This is in addition to changing the names of famous historical ports. For example, they changed the name of Khor Abdullah Port to Port of Bandar Shahpur.

It was not limited only to the persianization of names by obliterating the Arabic memory, but the matter extended to completely erasing the Arabic identity in the region by banning teaching in the Arabic language and imposing the Persian language in schools.

The Iranian authorities also worked to publish Persian newspapers in the Ahwaz.

Iran was not satisfied with that but resorted to a policy of demographic change in the demographics of the Ahwaz, by seeking to transfer many Arabs out of the region and replace them with Persian elements.

The policy of racial discrimination in the Ahwaz led to the discontent of the Arabs and their striving to assert their Arabic identity.

And this began during the Shah’s era. The voices defending the Arabism of Al-Ahwaz rose, especially after the establishment of the Arabistan Liberation Front in (1956 AD).

The sources indicate that the Israeli Mossad cooperated with the Shah’s regime in revealing the names of the leaders of this front and liquidating them.

Arabistan is the land of oil and the food basket on which Iran relies. Its occupation is a Persian strategy to erase Arabic history on its land and exploit its resources.

The Arabic rejection of the policies of racial discrimination and the impoverishment of the Ahwaz continued during the era of what is known as the Islamic Republic.

The largest uprisings in the Ahwaz region took place in 2005 against the policy of displacing and deporting many Arab elements from the region.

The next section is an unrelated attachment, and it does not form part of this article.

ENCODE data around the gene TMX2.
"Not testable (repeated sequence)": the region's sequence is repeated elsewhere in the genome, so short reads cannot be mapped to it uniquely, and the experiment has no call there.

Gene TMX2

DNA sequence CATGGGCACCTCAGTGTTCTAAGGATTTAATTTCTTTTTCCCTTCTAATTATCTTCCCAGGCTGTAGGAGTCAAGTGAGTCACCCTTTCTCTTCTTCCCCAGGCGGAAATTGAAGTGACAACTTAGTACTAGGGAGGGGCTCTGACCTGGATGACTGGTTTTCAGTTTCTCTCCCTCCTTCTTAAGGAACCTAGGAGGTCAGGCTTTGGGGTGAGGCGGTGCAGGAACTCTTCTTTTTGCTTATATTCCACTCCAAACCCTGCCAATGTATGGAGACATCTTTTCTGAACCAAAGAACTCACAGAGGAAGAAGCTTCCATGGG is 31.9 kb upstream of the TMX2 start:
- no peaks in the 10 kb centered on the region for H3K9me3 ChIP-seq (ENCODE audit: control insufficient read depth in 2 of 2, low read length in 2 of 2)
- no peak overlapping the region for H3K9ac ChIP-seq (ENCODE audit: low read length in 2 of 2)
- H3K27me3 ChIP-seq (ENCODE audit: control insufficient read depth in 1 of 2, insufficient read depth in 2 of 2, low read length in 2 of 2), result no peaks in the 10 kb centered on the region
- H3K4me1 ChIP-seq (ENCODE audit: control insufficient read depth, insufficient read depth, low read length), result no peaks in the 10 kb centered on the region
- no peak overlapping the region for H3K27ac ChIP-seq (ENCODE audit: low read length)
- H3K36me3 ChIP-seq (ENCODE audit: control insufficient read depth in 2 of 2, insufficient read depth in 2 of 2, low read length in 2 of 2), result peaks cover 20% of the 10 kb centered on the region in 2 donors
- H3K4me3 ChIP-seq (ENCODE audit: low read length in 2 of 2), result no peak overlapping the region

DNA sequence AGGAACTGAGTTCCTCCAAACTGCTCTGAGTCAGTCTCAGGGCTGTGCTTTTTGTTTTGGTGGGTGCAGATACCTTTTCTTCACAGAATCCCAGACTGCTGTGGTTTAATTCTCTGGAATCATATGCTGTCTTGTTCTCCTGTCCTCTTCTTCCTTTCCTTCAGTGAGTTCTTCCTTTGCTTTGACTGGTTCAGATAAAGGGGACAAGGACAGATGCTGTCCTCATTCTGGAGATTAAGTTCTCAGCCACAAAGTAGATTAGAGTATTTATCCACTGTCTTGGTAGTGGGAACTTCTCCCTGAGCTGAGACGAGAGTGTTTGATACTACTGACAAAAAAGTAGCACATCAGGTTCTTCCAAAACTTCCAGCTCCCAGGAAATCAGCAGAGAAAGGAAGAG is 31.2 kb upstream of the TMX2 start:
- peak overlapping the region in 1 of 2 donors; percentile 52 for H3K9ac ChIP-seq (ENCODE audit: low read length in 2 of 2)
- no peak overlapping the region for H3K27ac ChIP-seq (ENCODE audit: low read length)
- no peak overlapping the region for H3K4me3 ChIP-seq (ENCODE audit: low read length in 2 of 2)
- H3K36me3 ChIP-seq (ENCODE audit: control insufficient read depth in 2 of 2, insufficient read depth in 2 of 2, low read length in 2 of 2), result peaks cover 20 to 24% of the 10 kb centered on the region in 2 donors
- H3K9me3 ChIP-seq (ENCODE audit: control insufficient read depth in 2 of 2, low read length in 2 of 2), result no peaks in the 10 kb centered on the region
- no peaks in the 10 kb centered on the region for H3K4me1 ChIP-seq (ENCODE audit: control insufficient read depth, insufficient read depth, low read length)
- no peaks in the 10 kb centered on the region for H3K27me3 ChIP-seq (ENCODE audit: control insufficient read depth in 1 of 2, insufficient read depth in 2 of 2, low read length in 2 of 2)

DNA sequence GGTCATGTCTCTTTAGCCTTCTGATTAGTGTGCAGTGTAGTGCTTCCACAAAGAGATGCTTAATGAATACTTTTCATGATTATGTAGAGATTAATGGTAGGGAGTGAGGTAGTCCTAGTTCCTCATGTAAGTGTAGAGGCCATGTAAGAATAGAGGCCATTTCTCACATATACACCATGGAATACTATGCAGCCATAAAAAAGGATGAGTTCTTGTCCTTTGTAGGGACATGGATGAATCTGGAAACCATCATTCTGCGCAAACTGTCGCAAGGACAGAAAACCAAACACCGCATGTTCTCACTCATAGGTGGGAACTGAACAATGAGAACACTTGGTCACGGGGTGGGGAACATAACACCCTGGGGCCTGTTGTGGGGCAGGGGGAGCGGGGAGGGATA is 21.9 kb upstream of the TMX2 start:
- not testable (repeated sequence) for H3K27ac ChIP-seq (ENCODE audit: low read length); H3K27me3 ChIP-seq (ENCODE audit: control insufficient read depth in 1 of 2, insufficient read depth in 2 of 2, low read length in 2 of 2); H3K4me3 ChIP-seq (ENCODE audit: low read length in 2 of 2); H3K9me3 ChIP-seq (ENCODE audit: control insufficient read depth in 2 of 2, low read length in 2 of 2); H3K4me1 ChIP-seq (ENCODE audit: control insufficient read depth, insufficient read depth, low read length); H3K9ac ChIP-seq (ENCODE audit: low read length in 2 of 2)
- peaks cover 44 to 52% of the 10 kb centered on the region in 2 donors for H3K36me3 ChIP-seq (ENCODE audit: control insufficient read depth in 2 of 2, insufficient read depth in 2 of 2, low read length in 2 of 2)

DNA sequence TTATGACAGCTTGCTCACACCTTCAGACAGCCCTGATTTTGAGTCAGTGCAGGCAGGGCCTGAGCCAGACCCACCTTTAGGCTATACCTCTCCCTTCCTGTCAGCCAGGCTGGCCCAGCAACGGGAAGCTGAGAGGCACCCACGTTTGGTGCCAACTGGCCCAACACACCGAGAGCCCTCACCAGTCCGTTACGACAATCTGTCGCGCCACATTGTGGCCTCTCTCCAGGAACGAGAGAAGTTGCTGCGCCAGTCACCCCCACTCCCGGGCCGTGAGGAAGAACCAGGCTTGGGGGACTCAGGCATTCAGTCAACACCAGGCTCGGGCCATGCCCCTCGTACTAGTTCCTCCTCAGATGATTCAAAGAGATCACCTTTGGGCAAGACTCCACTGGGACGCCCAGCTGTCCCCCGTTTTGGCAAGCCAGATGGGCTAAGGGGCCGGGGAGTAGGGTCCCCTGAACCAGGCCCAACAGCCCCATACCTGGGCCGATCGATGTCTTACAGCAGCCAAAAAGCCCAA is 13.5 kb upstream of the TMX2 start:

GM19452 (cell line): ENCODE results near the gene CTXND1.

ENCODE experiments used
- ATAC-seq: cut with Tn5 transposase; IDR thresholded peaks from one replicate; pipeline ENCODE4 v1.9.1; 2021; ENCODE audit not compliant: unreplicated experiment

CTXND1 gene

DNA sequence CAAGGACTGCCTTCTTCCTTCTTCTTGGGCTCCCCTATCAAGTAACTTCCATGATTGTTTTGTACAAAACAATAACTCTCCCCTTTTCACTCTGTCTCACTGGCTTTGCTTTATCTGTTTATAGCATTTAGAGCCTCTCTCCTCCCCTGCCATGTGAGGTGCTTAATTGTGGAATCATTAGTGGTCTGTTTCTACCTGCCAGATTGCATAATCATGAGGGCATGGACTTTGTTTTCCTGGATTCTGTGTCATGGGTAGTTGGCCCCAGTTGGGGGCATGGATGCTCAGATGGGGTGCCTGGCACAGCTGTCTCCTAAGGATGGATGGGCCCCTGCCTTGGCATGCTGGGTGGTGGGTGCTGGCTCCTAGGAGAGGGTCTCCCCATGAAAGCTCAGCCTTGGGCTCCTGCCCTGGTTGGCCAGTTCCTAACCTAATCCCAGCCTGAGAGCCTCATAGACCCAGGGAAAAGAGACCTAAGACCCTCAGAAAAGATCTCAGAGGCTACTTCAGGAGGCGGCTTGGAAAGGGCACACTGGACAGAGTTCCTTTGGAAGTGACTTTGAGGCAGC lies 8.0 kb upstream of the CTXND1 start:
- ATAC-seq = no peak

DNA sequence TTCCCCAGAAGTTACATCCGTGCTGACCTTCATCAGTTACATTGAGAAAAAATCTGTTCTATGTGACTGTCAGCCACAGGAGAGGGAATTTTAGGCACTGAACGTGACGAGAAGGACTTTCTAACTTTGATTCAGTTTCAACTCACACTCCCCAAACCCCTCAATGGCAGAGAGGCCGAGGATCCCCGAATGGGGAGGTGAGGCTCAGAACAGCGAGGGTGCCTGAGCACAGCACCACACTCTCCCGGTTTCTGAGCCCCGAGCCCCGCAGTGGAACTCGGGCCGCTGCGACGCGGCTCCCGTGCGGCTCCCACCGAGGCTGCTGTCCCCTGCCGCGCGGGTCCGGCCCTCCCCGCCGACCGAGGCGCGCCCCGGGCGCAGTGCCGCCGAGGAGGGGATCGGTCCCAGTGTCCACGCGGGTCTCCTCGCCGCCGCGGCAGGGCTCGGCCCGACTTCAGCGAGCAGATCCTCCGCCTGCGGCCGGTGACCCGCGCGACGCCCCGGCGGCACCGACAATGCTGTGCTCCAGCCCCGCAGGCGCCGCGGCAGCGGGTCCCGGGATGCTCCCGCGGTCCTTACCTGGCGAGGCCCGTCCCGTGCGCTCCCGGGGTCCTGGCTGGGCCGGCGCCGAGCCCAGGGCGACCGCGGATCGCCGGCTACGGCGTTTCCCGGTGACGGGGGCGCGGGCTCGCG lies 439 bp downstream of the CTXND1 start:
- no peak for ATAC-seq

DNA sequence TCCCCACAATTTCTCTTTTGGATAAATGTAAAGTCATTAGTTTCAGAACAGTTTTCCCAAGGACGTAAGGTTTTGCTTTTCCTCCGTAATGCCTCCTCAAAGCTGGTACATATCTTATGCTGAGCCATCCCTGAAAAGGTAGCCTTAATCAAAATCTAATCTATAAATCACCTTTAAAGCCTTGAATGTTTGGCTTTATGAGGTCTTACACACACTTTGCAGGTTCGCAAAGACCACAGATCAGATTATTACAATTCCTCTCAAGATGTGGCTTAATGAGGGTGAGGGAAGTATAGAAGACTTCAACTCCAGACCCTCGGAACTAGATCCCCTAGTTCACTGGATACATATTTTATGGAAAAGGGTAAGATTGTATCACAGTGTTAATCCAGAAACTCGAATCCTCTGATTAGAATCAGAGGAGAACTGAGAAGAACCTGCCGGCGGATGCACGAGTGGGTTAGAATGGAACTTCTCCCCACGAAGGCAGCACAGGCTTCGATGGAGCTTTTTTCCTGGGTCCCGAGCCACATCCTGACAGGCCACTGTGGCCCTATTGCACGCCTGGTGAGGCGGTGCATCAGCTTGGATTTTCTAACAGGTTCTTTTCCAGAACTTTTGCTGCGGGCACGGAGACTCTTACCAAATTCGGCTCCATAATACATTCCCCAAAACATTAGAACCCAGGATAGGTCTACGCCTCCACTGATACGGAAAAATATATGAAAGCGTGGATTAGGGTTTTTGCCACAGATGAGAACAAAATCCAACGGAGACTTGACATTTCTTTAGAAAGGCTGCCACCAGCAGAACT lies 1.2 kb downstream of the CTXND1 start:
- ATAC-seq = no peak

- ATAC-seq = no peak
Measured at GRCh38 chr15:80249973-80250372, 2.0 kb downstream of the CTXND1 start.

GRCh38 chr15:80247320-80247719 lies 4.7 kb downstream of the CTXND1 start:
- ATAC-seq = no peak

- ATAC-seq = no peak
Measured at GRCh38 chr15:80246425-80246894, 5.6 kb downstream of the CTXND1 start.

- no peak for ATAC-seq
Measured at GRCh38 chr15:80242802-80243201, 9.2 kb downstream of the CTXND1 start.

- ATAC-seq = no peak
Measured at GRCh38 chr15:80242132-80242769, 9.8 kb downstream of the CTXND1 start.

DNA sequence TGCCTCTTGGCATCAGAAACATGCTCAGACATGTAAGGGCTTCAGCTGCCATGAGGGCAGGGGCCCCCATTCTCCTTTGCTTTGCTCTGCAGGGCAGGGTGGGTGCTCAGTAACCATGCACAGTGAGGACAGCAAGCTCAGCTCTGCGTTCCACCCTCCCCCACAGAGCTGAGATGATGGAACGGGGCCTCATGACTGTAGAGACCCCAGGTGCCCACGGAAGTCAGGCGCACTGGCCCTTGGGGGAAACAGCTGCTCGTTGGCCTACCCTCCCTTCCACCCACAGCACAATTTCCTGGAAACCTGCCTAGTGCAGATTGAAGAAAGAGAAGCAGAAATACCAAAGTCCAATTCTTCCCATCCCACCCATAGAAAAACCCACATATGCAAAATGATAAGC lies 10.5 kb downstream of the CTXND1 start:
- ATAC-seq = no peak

Amnesty International als observed in the year (2012) that some Ahwazi people were subjected to unfair trials “because of their work for the benefit of the Ahwazi Arab minority”. Strange charges were directed against them, such as “enmity to God and corruption on earth”, which are charges that carry the death penalty.

The latest report of Amnesty International (2022) on freedoms and the situation of minorities is the best evidence of the Iranian regime’s continuation of the policy of racial persecution against the Ahwazi Arabs. Recalling the report:

“People belonging to ethnic minorities such as Ahwazi Arabs and others have been subjected to unfair discrimination that limits their opportunities for education, work, and taking up political positions. Despite repeated calls for linguistic diversity, the Persian language has remained the only language for learning at the primary and secondary levels”.

  1. Ibrahim Al-Obaidy, the Ahwaz, Stolen Arabic Land (Baghdad: Dar Al-Huriya 1980).


  1. Khayr-Allah Talfah, the Arabic Ahwaz, Baghdad, Dar Al-Huriya 1982).


  1. Abdel-Karim Al-Gabouri, “an English traveler writes about the Arabism of the Ahwaz”, El-Dostor Magazine, issue 26, London (1981).


  1. Mustafa Al-Najjar, The Political History of the Arabic Arabistan Emirate 1897-1925 AD, (Cairo, Dar Almarif 1970).


  1. Amnesty International report on freedoms and minorities for the year 2021-2022.